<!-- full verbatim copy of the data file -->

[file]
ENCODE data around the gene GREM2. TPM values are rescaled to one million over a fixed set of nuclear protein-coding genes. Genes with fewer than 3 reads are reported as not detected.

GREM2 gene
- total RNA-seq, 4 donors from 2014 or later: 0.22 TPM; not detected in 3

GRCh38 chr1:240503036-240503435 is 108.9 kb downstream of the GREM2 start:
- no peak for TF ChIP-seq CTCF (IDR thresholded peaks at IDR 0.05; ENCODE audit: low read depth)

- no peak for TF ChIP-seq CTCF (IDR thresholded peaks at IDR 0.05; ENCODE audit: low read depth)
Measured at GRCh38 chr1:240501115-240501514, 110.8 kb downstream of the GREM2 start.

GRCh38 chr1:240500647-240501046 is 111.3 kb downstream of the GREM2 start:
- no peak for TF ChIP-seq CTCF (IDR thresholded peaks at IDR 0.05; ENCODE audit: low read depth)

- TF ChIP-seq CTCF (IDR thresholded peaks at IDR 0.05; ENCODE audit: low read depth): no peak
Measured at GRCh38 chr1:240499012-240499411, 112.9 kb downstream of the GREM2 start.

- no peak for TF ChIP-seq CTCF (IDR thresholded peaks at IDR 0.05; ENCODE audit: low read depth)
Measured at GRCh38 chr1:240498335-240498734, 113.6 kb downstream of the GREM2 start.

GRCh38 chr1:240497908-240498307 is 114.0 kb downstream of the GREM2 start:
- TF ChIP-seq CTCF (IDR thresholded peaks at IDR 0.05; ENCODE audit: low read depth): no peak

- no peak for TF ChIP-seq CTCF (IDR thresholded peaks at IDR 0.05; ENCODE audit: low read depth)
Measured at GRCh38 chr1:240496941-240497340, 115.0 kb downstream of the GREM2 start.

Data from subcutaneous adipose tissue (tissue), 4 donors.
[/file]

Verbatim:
ENCODE data around the gene GREM2. TPM values are rescaled to one million over a fixed set of nuclear protein-coding genes. Genes with fewer than 3 reads are reported as not detected.

GREM2 gene
- total RNA-seq, 4 donors from 2014 or later: 0.22 TPM; not detected in 3

GRCh38 chr1:240503036-240503435 is 108.9 kb downstream of the GREM2 start:
- no peak for TF ChIP-seq CTCF (IDR thresholded peaks at IDR 0.05; ENCODE audit: low read depth)

- no peak for TF ChIP-seq CTCF (IDR thresholded peaks at IDR 0.05; ENCODE audit: low read depth)
Measured at GRCh38 chr1:240501115-240501514, 110.8 kb downstream of the GREM2 start.

GRCh38 chr1:240500647-240501046 is 111.3 kb downstream of the GREM2 start:
- no peak for TF ChIP-seq CTCF (IDR thresholded peaks at IDR 0.05; ENCODE audit: low read depth)

- TF ChIP-seq CTCF (IDR thresholded peaks at IDR 0.05; ENCODE audit: low read depth): no peak
Measured at GRCh38 chr1:240499012-240499411, 112.9 kb downstream of the GREM2 start.

- no peak for TF ChIP-seq CTCF (IDR thresholded peaks at IDR 0.05; ENCODE audit: low read depth)
Measured at GRCh38 chr1:240498335-240498734, 113.6 kb downstream of the GREM2 start.

GRCh38 chr1:240497908-240498307 is 114.0 kb downstream of the GREM2 start:
- TF ChIP-seq CTCF (IDR thresholded peaks at IDR 0.05; ENCODE audit: low read depth): no peak

- no peak for TF ChIP-seq CTCF (IDR thresholded peaks at IDR 0.05; ENCODE audit: low read depth)
Measured at GRCh38 chr1:240496941-240497340, 115.0 kb downstream of the GREM2 start.

Data from subcutaneous adipose tissue (tissue), 4 donors.